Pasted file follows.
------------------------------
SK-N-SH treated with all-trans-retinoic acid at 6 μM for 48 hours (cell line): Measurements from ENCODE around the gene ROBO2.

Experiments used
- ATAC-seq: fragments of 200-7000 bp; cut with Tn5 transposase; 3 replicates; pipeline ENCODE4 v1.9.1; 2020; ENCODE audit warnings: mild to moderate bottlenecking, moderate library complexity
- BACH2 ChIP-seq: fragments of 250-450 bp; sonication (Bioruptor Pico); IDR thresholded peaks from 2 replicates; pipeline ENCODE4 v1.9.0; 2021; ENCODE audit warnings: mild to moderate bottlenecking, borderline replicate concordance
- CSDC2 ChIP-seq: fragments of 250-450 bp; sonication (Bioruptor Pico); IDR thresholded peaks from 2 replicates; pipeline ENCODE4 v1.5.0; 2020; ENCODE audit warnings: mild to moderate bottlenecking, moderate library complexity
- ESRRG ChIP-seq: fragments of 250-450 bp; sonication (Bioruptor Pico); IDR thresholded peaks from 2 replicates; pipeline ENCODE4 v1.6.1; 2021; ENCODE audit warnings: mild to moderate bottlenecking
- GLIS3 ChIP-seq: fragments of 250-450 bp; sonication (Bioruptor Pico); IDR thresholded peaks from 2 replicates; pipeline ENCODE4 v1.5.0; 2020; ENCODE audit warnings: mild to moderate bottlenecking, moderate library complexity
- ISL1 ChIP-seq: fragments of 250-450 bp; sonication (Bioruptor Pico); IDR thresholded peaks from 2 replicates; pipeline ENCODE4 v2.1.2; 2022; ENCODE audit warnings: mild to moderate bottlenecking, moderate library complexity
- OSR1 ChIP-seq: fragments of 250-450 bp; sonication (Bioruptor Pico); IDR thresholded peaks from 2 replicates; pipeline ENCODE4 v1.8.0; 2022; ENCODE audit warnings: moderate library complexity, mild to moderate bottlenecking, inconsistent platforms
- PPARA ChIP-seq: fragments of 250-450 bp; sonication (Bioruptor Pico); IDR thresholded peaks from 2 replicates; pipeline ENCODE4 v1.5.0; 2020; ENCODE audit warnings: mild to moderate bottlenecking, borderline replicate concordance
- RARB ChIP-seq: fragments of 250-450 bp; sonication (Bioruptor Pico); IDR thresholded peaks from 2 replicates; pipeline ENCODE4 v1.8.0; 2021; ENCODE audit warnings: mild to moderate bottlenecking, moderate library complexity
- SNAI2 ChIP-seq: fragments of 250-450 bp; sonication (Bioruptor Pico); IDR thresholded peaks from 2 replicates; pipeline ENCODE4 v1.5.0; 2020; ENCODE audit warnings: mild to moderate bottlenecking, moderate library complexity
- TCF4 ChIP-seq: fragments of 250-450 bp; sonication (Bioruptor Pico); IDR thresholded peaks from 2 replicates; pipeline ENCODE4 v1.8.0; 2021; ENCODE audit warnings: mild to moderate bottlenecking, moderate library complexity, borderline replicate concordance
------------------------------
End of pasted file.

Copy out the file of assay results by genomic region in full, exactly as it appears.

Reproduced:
SK-N-SH treated with all-trans-retinoic acid at 6 μM for 48 hours (cell line): Measurements from ENCODE around the gene ROBO2.

Experiments used
- ATAC-seq: fragments of 200-7000 bp; cut with Tn5 transposase; 3 replicates; pipeline ENCODE4 v1.9.1; 2020; ENCODE audit warnings: mild to moderate bottlenecking, moderate library complexity
- BACH2 ChIP-seq: fragments of 250-450 bp; sonication (Bioruptor Pico); IDR thresholded peaks from 2 replicates; pipeline ENCODE4 v1.9.0; 2021; ENCODE audit warnings: mild to moderate bottlenecking, borderline replicate concordance
- CSDC2 ChIP-seq: fragments of 250-450 bp; sonication (Bioruptor Pico); IDR thresholded peaks from 2 replicates; pipeline ENCODE4 v1.5.0; 2020; ENCODE audit warnings: mild to moderate bottlenecking, moderate library complexity
- ESRRG ChIP-seq: fragments of 250-450 bp; sonication (Bioruptor Pico); IDR thresholded peaks from 2 replicates; pipeline ENCODE4 v1.6.1; 2021; ENCODE audit warnings: mild to moderate bottlenecking
- GLIS3 ChIP-seq: fragments of 250-450 bp; sonication (Bioruptor Pico); IDR thresholded peaks from 2 replicates; pipeline ENCODE4 v1.5.0; 2020; ENCODE audit warnings: mild to moderate bottlenecking, moderate library complexity
- ISL1 ChIP-seq: fragments of 250-450 bp; sonication (Bioruptor Pico); IDR thresholded peaks from 2 replicates; pipeline ENCODE4 v2.1.2; 2022; ENCODE audit warnings: mild to moderate bottlenecking, moderate library complexity
- OSR1 ChIP-seq: fragments of 250-450 bp; sonication (Bioruptor Pico); IDR thresholded peaks from 2 replicates; pipeline ENCODE4 v1.8.0; 2022; ENCODE audit warnings: moderate library complexity, mild to moderate bottlenecking, inconsistent platforms
- PPARA ChIP-seq: fragments of 250-450 bp; sonication (Bioruptor Pico); IDR thresholded peaks from 2 replicates; pipeline ENCODE4 v1.5.0; 2020; ENCODE audit warnings: mild to moderate bottlenecking, borderline replicate concordance
- RARB ChIP-seq: fragments of 250-450 bp; sonication (Bioruptor Pico); IDR thresholded peaks from 2 replicates; pipeline ENCODE4 v1.8.0; 2021; ENCODE audit warnings: mild to moderate bottlenecking, moderate library complexity
- SNAI2 ChIP-seq: fragments of 250-450 bp; sonication (Bioruptor Pico); IDR thresholded peaks from 2 replicates; pipeline ENCODE4 v1.5.0; 2020; ENCODE audit warnings: mild to moderate bottlenecking, moderate library complexity
- TCF4 ChIP-seq: fragments of 250-450 bp; sonication (Bioruptor Pico); IDR thresholded peaks from 2 replicates; pipeline ENCODE4 v1.8.0; 2021; ENCODE audit warnings: mild to moderate bottlenecking, moderate library complexity, borderline replicate concordance